NEW YORK, NY.-
A rare 13th century Magna Carta will unexpectedly go on public display in New York on Wednesday after its planned return to Britain was delayed by the travel chaos caused by a volcanic ash cloud.
Considered one of the most important documents in the history of democracy, the 1217 Magna Carta is held by Oxford University's Bodleian Library and had been in New York for a special event.
The Magna Carta, which established the rights of the English people and curbed the power of the king, will now be on display at The Morgan Library and Museum
until May 30.
"This is a great and unexpected opportunity to put one of the Bodleian Library's original Magna Carta manuscripts on public display in New York for the first time," said Richard Ovenden, keeper of special collections for the Bodleian.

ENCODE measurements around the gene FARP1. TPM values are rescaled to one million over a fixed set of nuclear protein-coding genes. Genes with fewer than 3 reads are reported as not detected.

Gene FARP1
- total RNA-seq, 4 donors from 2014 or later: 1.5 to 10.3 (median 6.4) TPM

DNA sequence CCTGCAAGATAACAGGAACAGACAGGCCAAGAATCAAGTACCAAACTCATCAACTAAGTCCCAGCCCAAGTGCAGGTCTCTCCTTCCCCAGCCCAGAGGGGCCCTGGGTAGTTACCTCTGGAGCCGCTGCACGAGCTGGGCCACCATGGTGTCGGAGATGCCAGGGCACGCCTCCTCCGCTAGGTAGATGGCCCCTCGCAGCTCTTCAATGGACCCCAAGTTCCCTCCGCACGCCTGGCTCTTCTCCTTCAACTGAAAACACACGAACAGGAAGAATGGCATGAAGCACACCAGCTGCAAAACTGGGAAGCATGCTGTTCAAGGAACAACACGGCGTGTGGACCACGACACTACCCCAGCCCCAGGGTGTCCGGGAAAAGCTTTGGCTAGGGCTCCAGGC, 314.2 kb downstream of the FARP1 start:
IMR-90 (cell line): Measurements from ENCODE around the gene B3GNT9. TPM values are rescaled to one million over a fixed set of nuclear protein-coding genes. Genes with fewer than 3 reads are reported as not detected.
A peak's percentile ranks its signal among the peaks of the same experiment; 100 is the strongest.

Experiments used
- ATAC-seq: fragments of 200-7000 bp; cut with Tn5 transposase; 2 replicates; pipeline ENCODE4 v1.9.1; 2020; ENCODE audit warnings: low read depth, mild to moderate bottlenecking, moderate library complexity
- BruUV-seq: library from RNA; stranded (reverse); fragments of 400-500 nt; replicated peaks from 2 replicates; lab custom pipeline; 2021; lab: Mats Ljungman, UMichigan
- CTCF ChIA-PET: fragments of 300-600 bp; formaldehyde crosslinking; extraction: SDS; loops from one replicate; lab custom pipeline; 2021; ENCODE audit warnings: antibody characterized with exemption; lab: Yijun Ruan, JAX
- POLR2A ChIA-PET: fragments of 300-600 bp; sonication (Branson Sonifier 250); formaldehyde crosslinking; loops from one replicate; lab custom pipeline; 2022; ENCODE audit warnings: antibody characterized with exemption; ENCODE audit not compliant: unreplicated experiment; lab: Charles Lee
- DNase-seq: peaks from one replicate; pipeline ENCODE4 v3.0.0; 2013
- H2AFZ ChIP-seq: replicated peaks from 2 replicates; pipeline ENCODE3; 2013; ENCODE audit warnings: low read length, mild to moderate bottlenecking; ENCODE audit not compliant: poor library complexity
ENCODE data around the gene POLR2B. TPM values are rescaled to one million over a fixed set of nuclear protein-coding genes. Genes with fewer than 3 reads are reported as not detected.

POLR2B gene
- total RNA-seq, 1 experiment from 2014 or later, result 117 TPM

The U.S. Constitution includes ideas and phrases taken almost directly from the charter, which rebellious barons forced the repressive King John to sign in 1215.
The document was reissued regularly by or on behalf of succeeding monarchs, and only 17 of those dating from 1215 to 1297 are known to exist.
A 1297 Magna Carta was sold by Sotheby's auction house in New York in 2007 for $21.3 million.
(Reporting by Michelle Nichols)